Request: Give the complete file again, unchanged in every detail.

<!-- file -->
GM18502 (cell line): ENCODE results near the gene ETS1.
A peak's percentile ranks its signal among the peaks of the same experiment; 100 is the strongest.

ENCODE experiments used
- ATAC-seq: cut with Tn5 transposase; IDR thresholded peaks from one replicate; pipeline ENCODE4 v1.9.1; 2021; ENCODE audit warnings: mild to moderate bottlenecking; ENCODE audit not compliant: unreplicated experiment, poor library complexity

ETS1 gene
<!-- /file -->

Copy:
GM18502 (cell line): ENCODE results near the gene ETS1.
A peak's percentile ranks its signal among the peaks of the same experiment; 100 is the strongest.

ENCODE experiments used
- ATAC-seq: cut with Tn5 transposase; IDR thresholded peaks from one replicate; pipeline ENCODE4 v1.9.1; 2021; ENCODE audit warnings: mild to moderate bottlenecking; ENCODE audit not compliant: unreplicated experiment, poor library complexity

ETS1 gene